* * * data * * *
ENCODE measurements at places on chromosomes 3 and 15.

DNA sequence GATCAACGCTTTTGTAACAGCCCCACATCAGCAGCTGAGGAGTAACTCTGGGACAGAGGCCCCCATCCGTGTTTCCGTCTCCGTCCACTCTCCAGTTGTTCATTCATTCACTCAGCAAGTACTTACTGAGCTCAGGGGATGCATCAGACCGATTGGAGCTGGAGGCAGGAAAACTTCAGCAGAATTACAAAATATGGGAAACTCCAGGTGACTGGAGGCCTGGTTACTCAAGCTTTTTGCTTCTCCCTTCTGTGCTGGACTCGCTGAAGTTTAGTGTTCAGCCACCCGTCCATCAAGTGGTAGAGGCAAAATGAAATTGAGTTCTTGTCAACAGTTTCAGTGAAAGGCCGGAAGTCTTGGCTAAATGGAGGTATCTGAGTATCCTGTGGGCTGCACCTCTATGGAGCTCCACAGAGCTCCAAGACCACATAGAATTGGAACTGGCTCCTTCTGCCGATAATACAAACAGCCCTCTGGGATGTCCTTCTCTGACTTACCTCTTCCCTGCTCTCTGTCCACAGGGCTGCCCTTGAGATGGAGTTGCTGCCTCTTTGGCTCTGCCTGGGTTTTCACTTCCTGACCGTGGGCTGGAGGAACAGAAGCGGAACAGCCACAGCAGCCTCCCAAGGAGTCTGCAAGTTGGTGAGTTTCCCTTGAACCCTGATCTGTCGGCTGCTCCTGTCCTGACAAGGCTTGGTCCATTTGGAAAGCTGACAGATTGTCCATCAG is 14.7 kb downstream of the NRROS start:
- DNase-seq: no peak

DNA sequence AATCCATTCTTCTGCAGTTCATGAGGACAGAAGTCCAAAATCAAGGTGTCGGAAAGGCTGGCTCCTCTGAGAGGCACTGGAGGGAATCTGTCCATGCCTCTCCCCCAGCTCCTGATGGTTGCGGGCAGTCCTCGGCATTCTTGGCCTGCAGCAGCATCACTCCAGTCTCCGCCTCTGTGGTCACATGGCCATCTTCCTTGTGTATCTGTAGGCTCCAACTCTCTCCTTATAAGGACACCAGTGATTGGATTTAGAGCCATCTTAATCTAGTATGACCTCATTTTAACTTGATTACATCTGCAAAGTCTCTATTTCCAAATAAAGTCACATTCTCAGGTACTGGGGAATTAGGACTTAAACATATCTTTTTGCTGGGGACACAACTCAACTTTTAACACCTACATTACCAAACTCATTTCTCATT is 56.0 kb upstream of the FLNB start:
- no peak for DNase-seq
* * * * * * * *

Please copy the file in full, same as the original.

ENCODE measurements at places on chromosomes 3 and 15.

DNA sequence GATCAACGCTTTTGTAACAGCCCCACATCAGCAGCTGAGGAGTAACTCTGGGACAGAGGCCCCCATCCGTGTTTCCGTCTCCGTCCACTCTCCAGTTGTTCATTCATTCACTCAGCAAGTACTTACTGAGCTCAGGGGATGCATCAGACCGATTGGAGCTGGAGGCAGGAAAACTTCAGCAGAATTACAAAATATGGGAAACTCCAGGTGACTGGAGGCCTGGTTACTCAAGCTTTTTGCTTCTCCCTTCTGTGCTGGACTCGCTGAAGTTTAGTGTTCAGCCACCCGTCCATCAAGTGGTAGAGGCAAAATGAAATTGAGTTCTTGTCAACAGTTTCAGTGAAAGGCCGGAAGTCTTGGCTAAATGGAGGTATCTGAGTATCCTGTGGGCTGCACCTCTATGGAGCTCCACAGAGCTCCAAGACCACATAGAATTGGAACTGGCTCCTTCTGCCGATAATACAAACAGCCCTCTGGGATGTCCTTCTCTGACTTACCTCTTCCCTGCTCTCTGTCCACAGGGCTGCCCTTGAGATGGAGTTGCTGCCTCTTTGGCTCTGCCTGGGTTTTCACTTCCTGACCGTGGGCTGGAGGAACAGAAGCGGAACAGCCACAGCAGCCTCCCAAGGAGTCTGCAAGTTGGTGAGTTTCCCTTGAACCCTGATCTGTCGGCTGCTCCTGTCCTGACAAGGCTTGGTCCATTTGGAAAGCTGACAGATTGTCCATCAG is 14.7 kb downstream of the NRROS start:
- DNase-seq: no peak

DNA sequence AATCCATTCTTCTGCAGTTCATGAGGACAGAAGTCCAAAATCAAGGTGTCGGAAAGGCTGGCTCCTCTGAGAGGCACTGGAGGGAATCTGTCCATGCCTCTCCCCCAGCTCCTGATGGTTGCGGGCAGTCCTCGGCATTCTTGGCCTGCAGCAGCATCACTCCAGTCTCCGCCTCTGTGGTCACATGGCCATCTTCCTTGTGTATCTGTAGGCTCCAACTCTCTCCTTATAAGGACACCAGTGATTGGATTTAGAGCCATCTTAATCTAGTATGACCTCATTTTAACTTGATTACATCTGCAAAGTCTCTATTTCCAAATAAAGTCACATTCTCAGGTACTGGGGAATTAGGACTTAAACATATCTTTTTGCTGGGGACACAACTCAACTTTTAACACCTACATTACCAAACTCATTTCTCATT is 56.0 kb upstream of the FLNB start:
- no peak for DNase-seq